This idea of DFW wasn’t revolving around the food or the cooking so much as it was the communal aspect of getting together with other women. Some do brunches, wine and cheese, tea and cookies. One Arizona chapter calls themselves “Wining for Women”. The format is flexible. It just depends on the collection of people in the group and what they want it to look like.
EYE: With this tough economy, could I get people to join and donate?
MARSHA: There have been some chapters that have tried to get started; some people don’t respond. It depends on the group and whether you want to invite the public or just let people know in your community, maybe through an article that will draw like-minded people that you might not even know.
We are about to expand into an alternate level of membership through “virtual chapters”. One woman makes $4-500 a month via email. And we want to explore skype-ing. But we really want at the core to nurture individual groups of people who do come together and connect face-to-face.
“You don’t have to sell all your possessions. It’s totally doable.”
EYE: Can you be charitable and philanthropic and not be wealthy?
MARSHA: Absolutely!!! That’s the whole power of collective giving. If each average donation is only $30 per month and if you think the average family spends $3000 a year eating out, all we’re saying is take what you would spend on one meal and donate it.
You don’t have to sell all your possessions. It’s totally doable. So your $30 turns into $30,000 because you’ve added it into this pot from all these other people who share this common goal that is very powerful.
What will that look like when we’re 10 times bigger than we are now? What kind of impact can we have? One woman said to me recently, “What is great about this concept is that it is ‘the democratization of philanthropy.’”
EYE: The Huffington Post declared this the “decade of women-focused philanthropy”. Is this true?
MARSHA: Yes. There’s a focus on women and girls from the donor side. It’s becoming so much better now with the power that women and girls have to change global poverty. It’s sort of an idea whose time has come. Author Nicholas Kristof says it’s “the moral challenge of our time.”
The more I’ve learned about this, the more I’ve realized that we were on the right track all these years even though I didn’t know what I was doing. This is not a feminist whim.
Studies show it’s women and girls who have the power to change the economic state of their communities and countries, and that all leads to a more peaceful world.
EYE: Is there one story that touched you personally and represents what you are trying to do?
MARSHA: Our current program is Matrichaya, India. We have donated to them for five years, which is not typical. Our first trip to India was in 2007. One family-a mother, daughter and granddaughter-all benefited from the money DFW donated.
We helped start vocational training and literacy programs from scratch. The mother and daughter got that training and made enough money so that now the granddaughter is getting an education!!! So that’s how the change happens.
EYE: You have said that DFW has a long way to go. What is your goal for the next eight years? And beyond?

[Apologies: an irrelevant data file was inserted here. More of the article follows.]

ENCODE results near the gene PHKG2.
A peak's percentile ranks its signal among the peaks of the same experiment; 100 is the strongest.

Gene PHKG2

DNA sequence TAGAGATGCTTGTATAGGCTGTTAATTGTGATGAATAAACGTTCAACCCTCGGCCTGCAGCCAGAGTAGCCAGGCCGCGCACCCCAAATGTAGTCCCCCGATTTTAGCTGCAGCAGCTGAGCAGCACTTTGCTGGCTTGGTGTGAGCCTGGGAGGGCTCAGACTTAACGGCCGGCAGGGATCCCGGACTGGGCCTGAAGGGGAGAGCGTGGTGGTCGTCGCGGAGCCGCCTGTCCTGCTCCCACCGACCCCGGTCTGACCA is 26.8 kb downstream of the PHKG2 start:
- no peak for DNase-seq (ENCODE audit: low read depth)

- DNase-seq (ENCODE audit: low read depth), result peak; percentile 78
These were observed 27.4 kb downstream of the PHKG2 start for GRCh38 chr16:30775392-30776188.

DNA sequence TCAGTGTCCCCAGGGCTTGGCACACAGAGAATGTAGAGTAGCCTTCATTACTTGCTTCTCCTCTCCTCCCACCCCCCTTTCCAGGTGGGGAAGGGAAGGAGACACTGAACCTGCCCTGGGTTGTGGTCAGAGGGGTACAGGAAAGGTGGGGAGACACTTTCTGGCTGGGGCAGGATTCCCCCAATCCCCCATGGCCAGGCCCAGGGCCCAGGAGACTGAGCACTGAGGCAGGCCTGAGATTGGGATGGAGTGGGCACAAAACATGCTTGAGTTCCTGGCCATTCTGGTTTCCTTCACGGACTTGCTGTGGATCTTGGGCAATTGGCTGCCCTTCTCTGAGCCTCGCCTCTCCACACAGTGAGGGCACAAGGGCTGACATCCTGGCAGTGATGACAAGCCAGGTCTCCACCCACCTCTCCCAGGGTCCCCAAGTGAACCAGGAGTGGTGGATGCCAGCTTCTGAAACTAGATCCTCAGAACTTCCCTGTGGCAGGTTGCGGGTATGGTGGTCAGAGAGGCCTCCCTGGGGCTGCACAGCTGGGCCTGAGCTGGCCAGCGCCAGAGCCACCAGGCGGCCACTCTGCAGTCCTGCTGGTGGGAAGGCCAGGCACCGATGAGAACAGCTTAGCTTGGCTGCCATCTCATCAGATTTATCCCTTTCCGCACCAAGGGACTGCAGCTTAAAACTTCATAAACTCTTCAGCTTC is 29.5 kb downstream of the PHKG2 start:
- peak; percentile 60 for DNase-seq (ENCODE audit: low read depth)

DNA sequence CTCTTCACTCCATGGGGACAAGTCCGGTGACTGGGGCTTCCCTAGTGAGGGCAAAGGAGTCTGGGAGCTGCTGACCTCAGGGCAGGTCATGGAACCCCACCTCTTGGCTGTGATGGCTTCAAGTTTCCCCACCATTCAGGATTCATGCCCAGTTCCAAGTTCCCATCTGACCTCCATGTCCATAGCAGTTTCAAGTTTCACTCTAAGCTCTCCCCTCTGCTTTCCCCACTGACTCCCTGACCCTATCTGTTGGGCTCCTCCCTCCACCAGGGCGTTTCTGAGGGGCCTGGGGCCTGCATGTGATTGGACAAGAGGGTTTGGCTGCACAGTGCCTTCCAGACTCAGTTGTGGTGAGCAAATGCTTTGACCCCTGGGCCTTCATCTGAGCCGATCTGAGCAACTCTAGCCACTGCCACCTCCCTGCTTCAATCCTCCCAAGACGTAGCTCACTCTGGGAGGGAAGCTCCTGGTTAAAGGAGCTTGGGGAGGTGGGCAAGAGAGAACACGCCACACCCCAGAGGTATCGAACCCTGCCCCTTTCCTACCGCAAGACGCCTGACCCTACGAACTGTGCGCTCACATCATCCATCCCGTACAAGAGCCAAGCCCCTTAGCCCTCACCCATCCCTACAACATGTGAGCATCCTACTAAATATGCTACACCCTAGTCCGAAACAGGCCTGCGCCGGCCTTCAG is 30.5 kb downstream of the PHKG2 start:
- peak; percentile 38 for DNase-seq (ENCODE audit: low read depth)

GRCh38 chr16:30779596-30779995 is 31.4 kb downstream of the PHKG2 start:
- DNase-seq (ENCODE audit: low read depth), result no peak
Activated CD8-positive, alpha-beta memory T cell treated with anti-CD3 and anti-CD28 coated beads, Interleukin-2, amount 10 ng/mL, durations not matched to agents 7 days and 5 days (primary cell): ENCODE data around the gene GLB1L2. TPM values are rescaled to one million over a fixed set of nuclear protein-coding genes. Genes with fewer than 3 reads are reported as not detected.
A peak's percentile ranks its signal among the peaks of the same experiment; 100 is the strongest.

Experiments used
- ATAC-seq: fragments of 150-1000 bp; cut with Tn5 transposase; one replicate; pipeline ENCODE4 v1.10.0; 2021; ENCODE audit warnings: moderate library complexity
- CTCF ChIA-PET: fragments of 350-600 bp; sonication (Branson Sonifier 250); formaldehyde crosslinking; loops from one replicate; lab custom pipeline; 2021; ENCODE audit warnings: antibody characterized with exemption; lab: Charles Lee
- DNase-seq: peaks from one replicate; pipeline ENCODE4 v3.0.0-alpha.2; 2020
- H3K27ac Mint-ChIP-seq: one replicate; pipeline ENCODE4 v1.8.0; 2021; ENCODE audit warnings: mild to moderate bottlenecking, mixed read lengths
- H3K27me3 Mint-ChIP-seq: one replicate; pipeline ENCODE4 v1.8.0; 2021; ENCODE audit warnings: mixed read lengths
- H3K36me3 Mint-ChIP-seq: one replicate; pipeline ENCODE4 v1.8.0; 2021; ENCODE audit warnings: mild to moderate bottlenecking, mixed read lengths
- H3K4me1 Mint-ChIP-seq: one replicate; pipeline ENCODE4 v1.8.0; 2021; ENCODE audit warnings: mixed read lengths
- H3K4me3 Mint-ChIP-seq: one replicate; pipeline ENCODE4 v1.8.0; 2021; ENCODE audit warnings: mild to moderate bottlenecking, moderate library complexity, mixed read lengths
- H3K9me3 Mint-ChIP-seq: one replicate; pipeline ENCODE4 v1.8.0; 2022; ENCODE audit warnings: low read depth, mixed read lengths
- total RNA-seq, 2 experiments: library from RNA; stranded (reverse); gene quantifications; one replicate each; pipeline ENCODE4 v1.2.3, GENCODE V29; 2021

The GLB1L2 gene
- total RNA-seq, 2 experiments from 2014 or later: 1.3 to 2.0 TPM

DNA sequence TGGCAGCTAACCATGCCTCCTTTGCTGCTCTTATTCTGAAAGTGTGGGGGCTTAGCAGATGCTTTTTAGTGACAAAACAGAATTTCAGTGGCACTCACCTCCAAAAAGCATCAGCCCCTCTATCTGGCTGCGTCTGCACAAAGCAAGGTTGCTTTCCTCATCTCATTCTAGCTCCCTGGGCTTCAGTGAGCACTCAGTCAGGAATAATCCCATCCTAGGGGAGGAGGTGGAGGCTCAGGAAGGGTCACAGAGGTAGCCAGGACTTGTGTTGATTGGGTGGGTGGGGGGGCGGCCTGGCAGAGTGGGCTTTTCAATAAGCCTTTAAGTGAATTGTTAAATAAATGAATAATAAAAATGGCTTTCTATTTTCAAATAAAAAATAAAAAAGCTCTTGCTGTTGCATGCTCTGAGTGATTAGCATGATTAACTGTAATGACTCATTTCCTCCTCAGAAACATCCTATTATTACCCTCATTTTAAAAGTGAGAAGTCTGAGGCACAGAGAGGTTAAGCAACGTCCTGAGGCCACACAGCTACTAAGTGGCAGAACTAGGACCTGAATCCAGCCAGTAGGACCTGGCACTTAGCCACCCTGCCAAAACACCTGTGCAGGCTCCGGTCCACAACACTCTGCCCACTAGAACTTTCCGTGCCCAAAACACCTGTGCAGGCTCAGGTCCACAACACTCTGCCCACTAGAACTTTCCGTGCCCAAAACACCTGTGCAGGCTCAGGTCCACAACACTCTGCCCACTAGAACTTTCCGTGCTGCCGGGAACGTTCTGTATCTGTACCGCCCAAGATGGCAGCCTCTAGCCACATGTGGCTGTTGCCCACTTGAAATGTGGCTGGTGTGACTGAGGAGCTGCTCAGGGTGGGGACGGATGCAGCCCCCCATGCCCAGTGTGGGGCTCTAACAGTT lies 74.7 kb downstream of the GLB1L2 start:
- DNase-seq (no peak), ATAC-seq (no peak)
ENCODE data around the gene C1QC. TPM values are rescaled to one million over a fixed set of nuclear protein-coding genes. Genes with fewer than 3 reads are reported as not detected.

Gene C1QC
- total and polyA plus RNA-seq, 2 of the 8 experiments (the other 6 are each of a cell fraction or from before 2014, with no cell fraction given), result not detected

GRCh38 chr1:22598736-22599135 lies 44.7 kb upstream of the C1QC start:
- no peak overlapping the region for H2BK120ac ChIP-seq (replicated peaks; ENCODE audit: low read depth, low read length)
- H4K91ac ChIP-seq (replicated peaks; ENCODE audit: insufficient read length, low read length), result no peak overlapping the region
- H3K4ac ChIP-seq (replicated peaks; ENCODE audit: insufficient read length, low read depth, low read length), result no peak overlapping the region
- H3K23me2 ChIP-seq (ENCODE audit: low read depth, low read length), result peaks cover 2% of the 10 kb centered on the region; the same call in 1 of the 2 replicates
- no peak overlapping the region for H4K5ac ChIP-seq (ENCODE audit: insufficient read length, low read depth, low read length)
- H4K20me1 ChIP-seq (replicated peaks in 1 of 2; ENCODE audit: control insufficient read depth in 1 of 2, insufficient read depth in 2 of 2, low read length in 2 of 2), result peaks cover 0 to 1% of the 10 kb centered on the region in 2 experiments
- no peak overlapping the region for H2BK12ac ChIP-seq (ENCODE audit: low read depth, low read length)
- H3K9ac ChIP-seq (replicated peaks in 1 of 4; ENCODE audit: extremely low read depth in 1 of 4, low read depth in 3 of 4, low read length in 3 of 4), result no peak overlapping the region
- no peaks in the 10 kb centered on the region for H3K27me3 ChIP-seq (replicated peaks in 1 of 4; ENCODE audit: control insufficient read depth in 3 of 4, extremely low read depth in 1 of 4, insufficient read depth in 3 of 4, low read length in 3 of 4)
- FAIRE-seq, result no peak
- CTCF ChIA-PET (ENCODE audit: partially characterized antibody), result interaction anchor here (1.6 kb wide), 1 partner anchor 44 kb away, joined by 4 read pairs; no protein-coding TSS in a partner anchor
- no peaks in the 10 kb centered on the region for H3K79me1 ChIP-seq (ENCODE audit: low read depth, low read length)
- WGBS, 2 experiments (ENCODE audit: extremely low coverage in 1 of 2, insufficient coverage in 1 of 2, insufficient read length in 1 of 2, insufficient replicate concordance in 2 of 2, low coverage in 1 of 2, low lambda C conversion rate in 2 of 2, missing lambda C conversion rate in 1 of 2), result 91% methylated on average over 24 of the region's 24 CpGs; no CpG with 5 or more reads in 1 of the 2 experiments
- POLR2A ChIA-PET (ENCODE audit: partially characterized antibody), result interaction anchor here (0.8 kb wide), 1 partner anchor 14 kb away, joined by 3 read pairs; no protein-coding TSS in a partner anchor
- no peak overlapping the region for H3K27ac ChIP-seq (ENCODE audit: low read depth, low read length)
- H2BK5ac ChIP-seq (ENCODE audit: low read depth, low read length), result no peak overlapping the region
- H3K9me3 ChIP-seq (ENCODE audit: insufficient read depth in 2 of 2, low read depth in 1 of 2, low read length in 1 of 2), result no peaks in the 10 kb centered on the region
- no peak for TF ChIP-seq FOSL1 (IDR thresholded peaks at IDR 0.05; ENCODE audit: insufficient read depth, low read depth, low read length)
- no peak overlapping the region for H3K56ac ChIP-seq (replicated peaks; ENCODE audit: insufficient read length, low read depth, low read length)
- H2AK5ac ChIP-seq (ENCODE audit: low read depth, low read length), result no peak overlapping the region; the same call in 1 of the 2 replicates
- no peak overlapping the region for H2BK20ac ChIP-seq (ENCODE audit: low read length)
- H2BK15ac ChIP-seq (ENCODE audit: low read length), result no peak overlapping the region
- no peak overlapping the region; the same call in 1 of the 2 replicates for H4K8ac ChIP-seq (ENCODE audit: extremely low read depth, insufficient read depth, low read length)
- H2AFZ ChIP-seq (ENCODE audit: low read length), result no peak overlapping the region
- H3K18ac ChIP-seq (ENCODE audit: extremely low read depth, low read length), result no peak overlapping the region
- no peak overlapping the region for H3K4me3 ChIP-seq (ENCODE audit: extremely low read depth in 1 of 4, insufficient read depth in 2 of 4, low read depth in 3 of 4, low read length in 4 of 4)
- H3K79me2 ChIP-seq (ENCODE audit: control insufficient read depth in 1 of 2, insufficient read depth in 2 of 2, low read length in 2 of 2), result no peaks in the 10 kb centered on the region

MARSHA: I envision a DFW Canada, DFW UK, and a DFW Australia. In a nutshell, I envision having a network of women all over the world who make these contributions still on a small scale. The idea is that we have this collective giving on an immense scale but still maintain the intimacy of small groups.
Short-term in the U.S., I want us to be a household name. I want there to be more towns where there is a DFW chapter. There is so much room to grow. I want this information about the power of women and girls to be better known. The education is as important to me as the money that we donate.
“Two hundred dollars can go a long way. That amount could start five businesses alone.”
EYE: Why not donate here in the U.S. instead?
MARSHA: This is the most asked question I get. There is a greater need internationally. That tells me people are not aware of the desperate situation all over the world. Two hundred dollars can go a long way. That amount could start five businesses alone.
EYE: What is your fondest moment? You’ve talked about working with The BOMA Fund of Kenya (video above).
MARSHA: I’m proudest when I get to meet face to face and hear from our program directors directly. We went to Kenya in March. Last September, at a leadership summit in Atlanta, Kathleen Colson, the woman behind The BOMA Fund of Kenya, gave a report that examined the money we donated.
BOMA received enough funds to launch 60 businesses of five women each. Dining for Women members changed the lives of 300 women and over 1,500 children. It was a tangible impact. That’s what it’s all about.
I’m so happy when I hear from new chapter leaders and they say, “I was looking for something like DFW my whole life.”
My goal is simply for anyone to have the same joy and fulfillment as I have. When members feel as empowered in their souls as I do and the average person has fulfilled their dream for making a difference, what more could I ask?
EYE: Thanks so much, Marsha. I’m sold. My first party is February 23rd and I can’t wait to let you know how well we dined and donated!!!